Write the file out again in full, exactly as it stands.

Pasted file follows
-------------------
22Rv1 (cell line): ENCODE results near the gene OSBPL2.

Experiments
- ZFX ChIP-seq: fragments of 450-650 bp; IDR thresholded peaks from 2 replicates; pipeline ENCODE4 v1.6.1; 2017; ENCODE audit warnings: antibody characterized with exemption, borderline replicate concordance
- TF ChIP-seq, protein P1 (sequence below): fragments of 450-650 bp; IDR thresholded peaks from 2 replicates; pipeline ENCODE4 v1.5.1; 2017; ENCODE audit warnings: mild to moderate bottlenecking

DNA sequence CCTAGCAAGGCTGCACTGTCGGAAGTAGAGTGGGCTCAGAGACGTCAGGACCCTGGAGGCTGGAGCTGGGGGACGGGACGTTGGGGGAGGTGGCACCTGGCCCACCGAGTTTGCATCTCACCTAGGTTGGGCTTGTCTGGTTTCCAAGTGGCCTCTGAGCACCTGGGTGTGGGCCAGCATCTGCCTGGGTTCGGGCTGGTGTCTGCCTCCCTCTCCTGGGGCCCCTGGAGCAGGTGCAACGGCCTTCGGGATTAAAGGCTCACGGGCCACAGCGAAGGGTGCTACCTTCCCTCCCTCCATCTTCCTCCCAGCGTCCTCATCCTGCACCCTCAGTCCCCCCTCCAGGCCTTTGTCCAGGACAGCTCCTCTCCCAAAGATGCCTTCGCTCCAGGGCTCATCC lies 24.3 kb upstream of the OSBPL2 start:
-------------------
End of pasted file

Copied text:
22Rv1 (cell line): ENCODE results near the gene OSBPL2.

Experiments
- ZFX ChIP-seq: fragments of 450-650 bp; IDR thresholded peaks from 2 replicates; pipeline ENCODE4 v1.6.1; 2017; ENCODE audit warnings: antibody characterized with exemption, borderline replicate concordance
- TF ChIP-seq, protein P1 (sequence below): fragments of 450-650 bp; IDR thresholded peaks from 2 replicates; pipeline ENCODE4 v1.5.1; 2017; ENCODE audit warnings: mild to moderate bottlenecking

DNA sequence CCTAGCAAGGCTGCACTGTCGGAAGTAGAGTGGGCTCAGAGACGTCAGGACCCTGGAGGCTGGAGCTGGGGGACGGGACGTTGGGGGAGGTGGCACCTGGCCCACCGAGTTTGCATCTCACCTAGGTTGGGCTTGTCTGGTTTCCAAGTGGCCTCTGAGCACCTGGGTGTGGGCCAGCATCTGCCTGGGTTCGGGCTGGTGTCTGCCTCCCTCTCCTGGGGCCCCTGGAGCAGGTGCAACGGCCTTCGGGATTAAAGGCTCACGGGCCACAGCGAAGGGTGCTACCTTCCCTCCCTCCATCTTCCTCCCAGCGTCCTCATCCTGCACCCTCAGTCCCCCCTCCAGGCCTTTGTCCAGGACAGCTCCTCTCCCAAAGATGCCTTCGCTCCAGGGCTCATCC lies 24.3 kb upstream of the OSBPL2 start: